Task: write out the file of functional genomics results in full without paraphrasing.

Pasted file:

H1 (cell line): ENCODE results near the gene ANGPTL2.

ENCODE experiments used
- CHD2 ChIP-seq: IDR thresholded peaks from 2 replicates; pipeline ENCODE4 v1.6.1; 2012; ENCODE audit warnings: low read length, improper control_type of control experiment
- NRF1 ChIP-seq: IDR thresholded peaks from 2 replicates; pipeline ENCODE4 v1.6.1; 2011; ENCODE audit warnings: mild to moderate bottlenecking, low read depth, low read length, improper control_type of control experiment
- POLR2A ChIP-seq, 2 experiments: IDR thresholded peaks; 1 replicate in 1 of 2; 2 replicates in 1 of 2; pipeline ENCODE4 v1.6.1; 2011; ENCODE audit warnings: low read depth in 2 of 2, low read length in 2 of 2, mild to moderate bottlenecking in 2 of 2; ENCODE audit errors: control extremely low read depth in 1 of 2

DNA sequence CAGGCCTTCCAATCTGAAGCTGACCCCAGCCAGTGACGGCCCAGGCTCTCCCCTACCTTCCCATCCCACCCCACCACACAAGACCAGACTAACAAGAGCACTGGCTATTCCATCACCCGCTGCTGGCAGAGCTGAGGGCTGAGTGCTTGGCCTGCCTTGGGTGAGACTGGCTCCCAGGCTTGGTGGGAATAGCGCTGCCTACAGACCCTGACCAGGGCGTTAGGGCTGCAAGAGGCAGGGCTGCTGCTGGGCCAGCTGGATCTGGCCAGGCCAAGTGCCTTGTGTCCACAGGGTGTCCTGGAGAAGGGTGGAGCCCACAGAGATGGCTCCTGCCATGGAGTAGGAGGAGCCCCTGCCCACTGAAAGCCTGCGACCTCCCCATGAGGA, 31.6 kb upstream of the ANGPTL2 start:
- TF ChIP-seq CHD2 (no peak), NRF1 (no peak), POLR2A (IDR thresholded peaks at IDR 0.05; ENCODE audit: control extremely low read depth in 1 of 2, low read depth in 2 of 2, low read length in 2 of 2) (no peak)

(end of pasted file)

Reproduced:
H1 (cell line): ENCODE results near the gene ANGPTL2.

ENCODE experiments used
- CHD2 ChIP-seq: IDR thresholded peaks from 2 replicates; pipeline ENCODE4 v1.6.1; 2012; ENCODE audit warnings: low read length, improper control_type of control experiment
- NRF1 ChIP-seq: IDR thresholded peaks from 2 replicates; pipeline ENCODE4 v1.6.1; 2011; ENCODE audit warnings: mild to moderate bottlenecking, low read depth, low read length, improper control_type of control experiment
- POLR2A ChIP-seq, 2 experiments: IDR thresholded peaks; 1 replicate in 1 of 2; 2 replicates in 1 of 2; pipeline ENCODE4 v1.6.1; 2011; ENCODE audit warnings: low read depth in 2 of 2, low read length in 2 of 2, mild to moderate bottlenecking in 2 of 2; ENCODE audit errors: control extremely low read depth in 1 of 2

DNA sequence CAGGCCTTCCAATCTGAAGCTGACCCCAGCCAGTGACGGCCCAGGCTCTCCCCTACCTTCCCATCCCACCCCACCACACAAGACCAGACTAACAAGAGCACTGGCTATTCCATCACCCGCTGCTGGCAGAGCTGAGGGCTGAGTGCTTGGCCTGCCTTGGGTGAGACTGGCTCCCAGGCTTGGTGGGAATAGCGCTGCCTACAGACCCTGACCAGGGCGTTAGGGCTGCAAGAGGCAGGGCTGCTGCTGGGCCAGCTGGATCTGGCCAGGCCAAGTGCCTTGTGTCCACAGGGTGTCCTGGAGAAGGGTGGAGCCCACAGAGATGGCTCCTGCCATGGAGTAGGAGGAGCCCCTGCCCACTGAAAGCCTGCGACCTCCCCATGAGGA, 31.6 kb upstream of the ANGPTL2 start:
- TF ChIP-seq CHD2 (no peak), NRF1 (no peak), POLR2A (IDR thresholded peaks at IDR 0.05; ENCODE audit: control extremely low read depth in 1 of 2, low read depth in 2 of 2, low read length in 2 of 2) (no peak)